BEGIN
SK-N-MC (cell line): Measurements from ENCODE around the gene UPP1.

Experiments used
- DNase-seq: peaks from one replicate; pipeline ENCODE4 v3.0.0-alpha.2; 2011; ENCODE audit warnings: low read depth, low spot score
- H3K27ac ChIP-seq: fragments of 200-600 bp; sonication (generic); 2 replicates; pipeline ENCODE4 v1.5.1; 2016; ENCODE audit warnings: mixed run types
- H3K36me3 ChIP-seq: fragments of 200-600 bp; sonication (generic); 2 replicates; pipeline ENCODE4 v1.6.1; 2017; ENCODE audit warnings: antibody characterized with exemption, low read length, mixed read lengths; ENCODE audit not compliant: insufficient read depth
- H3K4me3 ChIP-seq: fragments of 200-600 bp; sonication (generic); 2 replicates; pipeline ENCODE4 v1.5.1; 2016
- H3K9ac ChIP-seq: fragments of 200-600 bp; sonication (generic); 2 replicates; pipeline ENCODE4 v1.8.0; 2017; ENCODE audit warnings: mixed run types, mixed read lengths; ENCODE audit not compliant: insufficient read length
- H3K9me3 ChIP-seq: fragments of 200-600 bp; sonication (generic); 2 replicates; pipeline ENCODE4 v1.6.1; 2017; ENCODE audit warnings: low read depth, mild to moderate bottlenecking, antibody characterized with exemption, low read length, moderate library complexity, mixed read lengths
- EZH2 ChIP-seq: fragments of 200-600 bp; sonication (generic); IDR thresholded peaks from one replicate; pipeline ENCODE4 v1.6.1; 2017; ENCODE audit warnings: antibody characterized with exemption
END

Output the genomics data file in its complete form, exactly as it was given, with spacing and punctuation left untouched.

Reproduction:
SK-N-MC (cell line): Measurements from ENCODE around the gene UPP1.

Experiments used
- DNase-seq: peaks from one replicate; pipeline ENCODE4 v3.0.0-alpha.2; 2011; ENCODE audit warnings: low read depth, low spot score
- H3K27ac ChIP-seq: fragments of 200-600 bp; sonication (generic); 2 replicates; pipeline ENCODE4 v1.5.1; 2016; ENCODE audit warnings: mixed run types
- H3K36me3 ChIP-seq: fragments of 200-600 bp; sonication (generic); 2 replicates; pipeline ENCODE4 v1.6.1; 2017; ENCODE audit warnings: antibody characterized with exemption, low read length, mixed read lengths; ENCODE audit not compliant: insufficient read depth
- H3K4me3 ChIP-seq: fragments of 200-600 bp; sonication (generic); 2 replicates; pipeline ENCODE4 v1.5.1; 2016
- H3K9ac ChIP-seq: fragments of 200-600 bp; sonication (generic); 2 replicates; pipeline ENCODE4 v1.8.0; 2017; ENCODE audit warnings: mixed run types, mixed read lengths; ENCODE audit not compliant: insufficient read length
- H3K9me3 ChIP-seq: fragments of 200-600 bp; sonication (generic); 2 replicates; pipeline ENCODE4 v1.6.1; 2017; ENCODE audit warnings: low read depth, mild to moderate bottlenecking, antibody characterized with exemption, low read length, moderate library complexity, mixed read lengths
- EZH2 ChIP-seq: fragments of 200-600 bp; sonication (generic); IDR thresholded peaks from one replicate; pipeline ENCODE4 v1.6.1; 2017; ENCODE audit warnings: antibody characterized with exemption